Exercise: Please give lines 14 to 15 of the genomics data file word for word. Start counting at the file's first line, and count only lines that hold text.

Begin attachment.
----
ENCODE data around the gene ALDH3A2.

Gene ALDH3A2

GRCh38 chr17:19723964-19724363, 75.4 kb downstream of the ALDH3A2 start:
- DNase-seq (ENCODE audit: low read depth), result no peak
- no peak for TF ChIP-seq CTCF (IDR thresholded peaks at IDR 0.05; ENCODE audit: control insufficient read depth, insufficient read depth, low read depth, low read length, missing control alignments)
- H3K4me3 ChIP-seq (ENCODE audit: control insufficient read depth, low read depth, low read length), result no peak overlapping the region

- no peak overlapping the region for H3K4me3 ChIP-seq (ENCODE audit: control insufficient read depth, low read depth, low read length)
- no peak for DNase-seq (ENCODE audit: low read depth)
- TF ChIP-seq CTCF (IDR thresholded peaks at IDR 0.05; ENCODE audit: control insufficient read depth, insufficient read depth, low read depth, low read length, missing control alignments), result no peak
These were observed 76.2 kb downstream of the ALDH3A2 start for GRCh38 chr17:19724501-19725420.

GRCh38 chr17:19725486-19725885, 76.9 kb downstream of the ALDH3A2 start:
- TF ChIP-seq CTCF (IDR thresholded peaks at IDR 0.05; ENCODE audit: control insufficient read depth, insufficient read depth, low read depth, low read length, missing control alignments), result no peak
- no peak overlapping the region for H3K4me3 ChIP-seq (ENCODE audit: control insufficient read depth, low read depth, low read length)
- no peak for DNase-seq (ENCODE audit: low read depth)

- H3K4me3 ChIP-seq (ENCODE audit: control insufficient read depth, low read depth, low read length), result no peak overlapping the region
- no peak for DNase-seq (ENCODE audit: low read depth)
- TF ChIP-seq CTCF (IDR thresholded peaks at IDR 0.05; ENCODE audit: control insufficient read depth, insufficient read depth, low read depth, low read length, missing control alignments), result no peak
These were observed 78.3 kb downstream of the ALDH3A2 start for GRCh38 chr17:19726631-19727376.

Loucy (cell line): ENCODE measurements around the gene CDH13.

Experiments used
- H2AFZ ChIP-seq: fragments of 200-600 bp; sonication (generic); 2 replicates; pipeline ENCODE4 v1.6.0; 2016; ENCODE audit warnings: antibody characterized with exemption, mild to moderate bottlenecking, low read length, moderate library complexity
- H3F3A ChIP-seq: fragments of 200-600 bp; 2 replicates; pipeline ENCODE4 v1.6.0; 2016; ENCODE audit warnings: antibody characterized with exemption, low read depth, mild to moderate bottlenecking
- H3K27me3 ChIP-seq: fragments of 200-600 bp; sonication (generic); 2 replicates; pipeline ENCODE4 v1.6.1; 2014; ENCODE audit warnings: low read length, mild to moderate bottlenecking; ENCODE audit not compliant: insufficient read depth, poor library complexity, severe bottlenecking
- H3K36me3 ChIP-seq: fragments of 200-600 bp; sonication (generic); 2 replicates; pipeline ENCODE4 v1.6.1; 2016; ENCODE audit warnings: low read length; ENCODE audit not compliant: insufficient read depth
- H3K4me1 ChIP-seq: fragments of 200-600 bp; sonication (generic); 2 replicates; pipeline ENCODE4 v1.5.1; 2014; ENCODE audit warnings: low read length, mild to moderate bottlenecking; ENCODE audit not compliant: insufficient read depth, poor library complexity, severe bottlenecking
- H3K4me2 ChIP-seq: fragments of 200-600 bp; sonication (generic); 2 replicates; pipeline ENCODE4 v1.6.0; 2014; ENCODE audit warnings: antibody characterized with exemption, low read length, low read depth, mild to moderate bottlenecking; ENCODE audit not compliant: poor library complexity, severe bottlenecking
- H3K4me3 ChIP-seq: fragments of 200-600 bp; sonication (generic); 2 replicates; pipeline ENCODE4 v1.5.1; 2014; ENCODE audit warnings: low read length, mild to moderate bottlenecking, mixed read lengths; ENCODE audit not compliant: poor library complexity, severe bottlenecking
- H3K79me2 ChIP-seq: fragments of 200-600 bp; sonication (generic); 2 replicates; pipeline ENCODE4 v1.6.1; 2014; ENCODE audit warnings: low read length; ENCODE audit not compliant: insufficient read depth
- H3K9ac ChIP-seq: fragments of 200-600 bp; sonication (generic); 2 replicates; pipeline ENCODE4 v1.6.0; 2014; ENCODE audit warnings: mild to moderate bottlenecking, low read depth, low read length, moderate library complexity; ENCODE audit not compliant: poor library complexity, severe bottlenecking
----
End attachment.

- no peak for DNase-seq (ENCODE audit: low read depth)

- H3K4me3 ChIP-seq (ENCODE audit: control insufficient read depth, low read depth, low read length), result no peak overlapping the region